If you assume 4% annual investment growth in a pension and ignore taking tax-free cash, a 66-year-old could need a pension fund of around £625,000 to be able to withdraw £24,400 a year, inflation-linked at 2%, and still see their pension last until age 100, says Selby.
To save £625,000, a 25-year-old would need to put away around £4,200 a year in total inclusive of tax relief and any employer contributions, or £350 a month, added Selby.
This assumes contributions increase by 2% each year and investment returns after charges are 4% per year.
However, if they delay retirement five years to age 70, the size of pension fund needed to reach age 100 could reduce to around £575,000.
Digital wealth manager Moneyfarm estimates the average person will need a retirement pot of £650,000 - in addition to their state pension and taking into consideration 1.5% growth after inflation - if they are to live comfortably on £30,000 a year from the age of 66 through to 100.
“From a financial perspective it is now almost prudent to assume you will reach 100, but in order to accommodate this, the old financial playbook possibly needs rewriting for a new era,” says Chris Rudden, head of investment consultants at Moneyfarm.
“Getting the risk levels right by not necessarily following the old norms that dictate people should be in low risk investments as they approach retirement, because their money needs protecting, is key.
“People are living better for longer and have big goals and ambitions far beyond retirement, so make sure your money continues to grow at a rate to match them. Slowing down is not the answer so don’t forget about ‘future you’.”
Rudden suggests taking an active interest in your pensions and savings to ensure you keep topping them up even after retirement and that they are at the right risk level for you.
“Most policies within the pension business have assumptions automatically baked into them which may not be conducive if you are to live to 100,” he says.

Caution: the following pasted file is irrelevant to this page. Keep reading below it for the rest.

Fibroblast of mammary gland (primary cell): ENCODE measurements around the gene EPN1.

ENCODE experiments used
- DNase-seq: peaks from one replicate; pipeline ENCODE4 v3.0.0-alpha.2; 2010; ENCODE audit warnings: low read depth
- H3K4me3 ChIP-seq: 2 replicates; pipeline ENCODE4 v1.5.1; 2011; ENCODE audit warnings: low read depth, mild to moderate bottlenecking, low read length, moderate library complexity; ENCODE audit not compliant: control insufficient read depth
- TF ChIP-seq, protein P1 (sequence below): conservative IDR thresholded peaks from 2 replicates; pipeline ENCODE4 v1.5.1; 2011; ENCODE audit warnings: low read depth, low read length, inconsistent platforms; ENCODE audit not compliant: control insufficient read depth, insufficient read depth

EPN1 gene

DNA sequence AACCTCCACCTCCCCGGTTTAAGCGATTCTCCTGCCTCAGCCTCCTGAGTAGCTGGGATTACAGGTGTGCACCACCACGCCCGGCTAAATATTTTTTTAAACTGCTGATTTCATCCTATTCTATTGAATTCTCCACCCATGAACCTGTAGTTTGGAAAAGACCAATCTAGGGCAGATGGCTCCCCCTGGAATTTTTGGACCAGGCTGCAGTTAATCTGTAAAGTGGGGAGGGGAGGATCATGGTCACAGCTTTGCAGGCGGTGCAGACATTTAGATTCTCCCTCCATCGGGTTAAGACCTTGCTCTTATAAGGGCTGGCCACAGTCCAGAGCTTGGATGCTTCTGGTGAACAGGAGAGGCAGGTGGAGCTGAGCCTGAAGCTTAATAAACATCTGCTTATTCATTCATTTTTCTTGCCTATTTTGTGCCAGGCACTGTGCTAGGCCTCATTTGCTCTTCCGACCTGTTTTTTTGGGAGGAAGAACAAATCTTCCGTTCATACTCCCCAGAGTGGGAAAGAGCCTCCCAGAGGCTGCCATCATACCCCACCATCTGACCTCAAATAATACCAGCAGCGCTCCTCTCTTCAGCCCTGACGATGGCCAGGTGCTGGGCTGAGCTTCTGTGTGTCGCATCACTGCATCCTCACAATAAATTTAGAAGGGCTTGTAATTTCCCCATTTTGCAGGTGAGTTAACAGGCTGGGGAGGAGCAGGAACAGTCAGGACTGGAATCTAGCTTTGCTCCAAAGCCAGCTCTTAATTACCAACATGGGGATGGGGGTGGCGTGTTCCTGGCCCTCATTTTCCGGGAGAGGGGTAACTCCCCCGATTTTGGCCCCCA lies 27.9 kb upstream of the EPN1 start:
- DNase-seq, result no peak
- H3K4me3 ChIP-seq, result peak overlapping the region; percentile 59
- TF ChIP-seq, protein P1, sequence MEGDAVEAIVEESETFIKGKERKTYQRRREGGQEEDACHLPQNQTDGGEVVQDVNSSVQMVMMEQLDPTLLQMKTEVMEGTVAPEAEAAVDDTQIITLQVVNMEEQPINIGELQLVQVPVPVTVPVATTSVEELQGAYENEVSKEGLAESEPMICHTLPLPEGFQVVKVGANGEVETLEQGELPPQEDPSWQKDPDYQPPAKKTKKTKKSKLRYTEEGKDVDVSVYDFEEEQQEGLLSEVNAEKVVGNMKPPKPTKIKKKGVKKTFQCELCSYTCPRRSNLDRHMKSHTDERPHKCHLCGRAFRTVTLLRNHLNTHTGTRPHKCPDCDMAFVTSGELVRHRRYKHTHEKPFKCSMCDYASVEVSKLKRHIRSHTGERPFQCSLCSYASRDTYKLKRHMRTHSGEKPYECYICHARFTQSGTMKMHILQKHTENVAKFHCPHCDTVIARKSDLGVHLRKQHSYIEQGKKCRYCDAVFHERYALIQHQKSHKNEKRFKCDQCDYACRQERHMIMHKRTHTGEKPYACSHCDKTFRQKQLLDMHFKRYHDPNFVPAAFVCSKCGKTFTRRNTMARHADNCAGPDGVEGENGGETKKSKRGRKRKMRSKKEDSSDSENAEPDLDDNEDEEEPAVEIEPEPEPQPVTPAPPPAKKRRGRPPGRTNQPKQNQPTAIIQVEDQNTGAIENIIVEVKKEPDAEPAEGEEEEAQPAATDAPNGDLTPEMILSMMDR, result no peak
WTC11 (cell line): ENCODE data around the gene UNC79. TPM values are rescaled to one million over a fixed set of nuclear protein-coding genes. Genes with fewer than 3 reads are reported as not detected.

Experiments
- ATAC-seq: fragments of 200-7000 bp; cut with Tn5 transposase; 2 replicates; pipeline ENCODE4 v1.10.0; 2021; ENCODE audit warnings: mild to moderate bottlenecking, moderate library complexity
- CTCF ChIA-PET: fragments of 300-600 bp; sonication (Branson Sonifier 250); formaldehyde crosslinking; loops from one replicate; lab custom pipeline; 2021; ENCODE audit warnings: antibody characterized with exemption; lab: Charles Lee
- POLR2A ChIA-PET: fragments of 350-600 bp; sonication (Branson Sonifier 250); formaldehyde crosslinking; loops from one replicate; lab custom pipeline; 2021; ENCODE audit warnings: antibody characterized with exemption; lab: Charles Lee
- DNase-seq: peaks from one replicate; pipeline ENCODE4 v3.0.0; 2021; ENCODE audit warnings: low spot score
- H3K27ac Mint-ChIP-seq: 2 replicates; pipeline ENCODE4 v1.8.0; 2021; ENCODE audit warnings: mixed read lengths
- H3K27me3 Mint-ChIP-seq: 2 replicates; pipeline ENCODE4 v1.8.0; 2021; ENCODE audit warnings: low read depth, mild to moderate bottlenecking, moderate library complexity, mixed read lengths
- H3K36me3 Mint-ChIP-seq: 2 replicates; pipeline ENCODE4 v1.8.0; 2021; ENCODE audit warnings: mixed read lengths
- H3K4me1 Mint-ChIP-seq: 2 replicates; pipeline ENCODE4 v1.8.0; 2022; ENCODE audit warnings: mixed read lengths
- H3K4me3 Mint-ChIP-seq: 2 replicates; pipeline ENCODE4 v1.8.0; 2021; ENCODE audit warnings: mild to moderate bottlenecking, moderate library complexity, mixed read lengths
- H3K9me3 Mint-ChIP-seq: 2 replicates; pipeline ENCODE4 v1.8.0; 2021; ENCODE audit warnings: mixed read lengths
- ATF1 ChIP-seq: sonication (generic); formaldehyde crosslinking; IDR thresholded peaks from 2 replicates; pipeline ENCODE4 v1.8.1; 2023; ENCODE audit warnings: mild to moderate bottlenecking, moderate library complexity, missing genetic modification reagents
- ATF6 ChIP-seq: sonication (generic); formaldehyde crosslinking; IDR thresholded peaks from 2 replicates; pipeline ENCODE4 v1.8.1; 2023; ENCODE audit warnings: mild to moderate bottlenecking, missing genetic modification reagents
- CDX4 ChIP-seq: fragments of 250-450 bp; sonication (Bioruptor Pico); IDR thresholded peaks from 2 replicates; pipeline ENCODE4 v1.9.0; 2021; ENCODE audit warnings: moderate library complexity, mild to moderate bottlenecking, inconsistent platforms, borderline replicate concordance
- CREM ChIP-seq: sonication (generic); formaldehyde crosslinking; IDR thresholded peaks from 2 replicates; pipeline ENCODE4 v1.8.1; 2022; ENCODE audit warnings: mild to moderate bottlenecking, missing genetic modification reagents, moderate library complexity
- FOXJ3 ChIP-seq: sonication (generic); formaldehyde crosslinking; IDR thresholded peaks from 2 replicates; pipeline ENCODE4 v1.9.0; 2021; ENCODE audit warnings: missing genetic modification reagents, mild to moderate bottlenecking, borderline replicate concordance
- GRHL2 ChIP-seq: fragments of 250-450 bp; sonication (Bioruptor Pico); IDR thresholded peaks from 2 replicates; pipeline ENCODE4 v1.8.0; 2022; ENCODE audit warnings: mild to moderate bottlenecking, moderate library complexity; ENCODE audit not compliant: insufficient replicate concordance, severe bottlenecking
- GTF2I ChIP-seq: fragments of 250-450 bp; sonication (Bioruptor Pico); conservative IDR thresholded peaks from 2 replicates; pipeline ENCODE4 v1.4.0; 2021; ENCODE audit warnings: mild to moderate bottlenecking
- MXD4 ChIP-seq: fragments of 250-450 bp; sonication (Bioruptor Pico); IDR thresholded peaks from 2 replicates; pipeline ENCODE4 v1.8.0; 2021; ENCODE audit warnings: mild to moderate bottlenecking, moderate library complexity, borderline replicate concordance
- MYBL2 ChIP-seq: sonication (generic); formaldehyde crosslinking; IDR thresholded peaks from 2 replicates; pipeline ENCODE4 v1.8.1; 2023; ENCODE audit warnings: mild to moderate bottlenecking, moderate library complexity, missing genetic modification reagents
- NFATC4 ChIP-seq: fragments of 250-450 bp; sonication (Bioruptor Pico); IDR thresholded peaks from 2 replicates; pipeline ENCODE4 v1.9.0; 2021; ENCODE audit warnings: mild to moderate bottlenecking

“For instance, many plans default to a de-risking strategy once you approach 65 years old, but times have changed and that is potentially too early if you need your money to continue to grow for another 30-plus years.
“But life doesn’t end at 65, in some ways it’s just beginning. So you shouldn’t just cash it all into low risk bonds at 65 and then let it sit there festering for the next 35 years.”
There may be extra care and health costs to consider if you are living longer, which could eat into any inheritance you planned to leave behind.
This is why many financial advisers will recommend spending and enjoying your hard-earned pension savings before you get too old.
“We often encourage our clients to consider spending more in the early years of retirement while they have health and time on their side,” says Ross Lacey, director at Fairview Financial Planning.
“Although they may still be alive in their 80s and 90s; the ability and appetite to do things is inevitably less. We all get too old to enjoy ourselves at some point.”
Marc Shoffman is an award-winning freelance journalist specialising in business, personal finance and property. His work has appeared in print and online publications ranging from FT Business to The Times, Mail on Sunday and The i newspaper. He also co-presents the In For A Penny financial planning podcast.